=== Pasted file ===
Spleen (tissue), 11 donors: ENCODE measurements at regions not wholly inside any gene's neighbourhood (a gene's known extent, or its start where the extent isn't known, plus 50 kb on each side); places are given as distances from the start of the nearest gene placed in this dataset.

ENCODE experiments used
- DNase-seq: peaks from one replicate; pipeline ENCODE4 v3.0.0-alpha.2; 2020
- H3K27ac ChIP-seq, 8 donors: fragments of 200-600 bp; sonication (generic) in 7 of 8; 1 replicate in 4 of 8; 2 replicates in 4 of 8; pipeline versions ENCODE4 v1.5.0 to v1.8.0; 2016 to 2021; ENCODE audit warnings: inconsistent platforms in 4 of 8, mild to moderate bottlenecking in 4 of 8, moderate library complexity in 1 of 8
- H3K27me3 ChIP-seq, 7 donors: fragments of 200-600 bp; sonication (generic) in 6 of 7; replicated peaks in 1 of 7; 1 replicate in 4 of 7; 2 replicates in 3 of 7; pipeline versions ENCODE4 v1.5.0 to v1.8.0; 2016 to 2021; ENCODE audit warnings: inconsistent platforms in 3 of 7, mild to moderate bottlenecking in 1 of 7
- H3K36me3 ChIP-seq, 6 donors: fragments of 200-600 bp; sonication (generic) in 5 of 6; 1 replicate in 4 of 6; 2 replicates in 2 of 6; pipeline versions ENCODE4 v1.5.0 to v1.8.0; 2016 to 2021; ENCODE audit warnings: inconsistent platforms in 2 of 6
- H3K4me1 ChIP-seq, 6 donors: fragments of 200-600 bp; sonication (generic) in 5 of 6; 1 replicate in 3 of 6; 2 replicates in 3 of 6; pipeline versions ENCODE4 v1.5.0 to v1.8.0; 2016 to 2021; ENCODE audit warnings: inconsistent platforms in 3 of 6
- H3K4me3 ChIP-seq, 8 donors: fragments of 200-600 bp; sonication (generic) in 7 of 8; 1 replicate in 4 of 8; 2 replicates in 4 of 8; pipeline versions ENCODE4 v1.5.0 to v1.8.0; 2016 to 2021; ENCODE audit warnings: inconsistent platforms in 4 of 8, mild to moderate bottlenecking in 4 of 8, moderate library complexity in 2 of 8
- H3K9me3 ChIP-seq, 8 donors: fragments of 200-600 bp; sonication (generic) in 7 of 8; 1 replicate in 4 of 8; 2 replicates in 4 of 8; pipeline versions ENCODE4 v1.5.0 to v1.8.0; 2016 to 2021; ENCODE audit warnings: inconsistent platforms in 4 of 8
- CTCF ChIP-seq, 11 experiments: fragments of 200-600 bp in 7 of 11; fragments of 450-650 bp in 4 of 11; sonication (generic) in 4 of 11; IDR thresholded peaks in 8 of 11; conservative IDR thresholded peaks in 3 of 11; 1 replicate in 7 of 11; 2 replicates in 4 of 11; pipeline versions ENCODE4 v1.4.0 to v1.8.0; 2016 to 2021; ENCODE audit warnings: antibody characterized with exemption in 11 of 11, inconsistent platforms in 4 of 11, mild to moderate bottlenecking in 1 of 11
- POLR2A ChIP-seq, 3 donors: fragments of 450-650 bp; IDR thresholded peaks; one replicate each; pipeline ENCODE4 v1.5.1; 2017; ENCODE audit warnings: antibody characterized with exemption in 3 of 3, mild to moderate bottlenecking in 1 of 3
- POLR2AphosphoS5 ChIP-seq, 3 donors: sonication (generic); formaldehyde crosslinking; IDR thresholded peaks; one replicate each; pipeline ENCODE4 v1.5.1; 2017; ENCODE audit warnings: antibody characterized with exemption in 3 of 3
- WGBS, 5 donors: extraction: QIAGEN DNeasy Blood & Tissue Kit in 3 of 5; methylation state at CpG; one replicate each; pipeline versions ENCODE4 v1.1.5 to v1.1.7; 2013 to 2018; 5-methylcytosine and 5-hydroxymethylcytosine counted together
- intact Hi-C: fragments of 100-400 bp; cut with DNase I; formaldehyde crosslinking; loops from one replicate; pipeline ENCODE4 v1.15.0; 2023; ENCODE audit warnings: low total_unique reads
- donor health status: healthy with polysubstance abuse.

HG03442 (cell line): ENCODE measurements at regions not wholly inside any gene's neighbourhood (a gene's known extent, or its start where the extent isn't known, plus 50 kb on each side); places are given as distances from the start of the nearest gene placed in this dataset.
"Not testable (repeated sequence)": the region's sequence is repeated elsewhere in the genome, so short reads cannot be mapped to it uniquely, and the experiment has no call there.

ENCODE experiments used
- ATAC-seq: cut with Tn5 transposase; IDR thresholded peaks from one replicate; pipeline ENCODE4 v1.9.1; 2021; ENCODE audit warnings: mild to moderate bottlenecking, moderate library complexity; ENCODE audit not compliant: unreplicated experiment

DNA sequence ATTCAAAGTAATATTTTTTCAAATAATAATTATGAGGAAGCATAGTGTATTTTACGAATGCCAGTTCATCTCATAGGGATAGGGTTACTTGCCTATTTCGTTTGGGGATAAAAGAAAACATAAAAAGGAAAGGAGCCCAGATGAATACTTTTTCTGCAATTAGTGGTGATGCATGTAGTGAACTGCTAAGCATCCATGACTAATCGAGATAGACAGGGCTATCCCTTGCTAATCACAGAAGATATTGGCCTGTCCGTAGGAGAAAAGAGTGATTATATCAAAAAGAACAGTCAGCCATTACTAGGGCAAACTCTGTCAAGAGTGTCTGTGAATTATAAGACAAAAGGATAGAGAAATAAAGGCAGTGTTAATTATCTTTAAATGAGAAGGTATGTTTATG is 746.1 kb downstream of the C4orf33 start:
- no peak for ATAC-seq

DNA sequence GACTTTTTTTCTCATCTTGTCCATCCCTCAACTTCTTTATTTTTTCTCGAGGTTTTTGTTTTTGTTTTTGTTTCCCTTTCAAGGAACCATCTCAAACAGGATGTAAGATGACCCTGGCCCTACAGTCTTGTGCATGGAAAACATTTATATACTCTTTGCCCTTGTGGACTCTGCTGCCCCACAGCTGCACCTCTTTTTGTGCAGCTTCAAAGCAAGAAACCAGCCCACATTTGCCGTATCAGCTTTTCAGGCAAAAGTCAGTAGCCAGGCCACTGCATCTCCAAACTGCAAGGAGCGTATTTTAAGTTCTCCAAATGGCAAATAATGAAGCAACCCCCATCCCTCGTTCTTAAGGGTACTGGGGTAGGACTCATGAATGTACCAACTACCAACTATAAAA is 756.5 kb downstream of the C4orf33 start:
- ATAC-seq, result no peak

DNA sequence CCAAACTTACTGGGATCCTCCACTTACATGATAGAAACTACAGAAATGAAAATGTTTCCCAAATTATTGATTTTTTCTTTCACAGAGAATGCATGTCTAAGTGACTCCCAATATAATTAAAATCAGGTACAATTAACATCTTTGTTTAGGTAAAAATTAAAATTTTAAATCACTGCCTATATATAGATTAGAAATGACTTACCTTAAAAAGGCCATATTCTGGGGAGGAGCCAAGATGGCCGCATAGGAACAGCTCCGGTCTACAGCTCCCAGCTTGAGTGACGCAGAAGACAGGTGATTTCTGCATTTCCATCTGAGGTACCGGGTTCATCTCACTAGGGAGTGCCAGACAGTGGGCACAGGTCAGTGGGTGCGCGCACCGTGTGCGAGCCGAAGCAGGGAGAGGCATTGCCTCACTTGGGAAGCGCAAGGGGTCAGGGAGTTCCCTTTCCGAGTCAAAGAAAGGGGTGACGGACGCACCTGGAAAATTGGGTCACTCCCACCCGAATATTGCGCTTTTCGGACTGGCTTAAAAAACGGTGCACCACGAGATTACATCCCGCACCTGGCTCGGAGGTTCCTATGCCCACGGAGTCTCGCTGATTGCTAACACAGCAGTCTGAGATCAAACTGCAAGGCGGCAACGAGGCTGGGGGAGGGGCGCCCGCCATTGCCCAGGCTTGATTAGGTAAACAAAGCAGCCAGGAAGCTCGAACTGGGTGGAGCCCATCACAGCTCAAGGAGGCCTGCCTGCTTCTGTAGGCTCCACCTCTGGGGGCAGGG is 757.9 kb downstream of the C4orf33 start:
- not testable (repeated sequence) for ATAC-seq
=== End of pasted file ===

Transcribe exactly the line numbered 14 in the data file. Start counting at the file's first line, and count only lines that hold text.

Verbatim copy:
- intact Hi-C: fragments of 100-400 bp; cut with DNase I; formaldehyde crosslinking; loops from one replicate; pipeline ENCODE4 v1.15.0; 2023; ENCODE audit warnings: low total_unique reads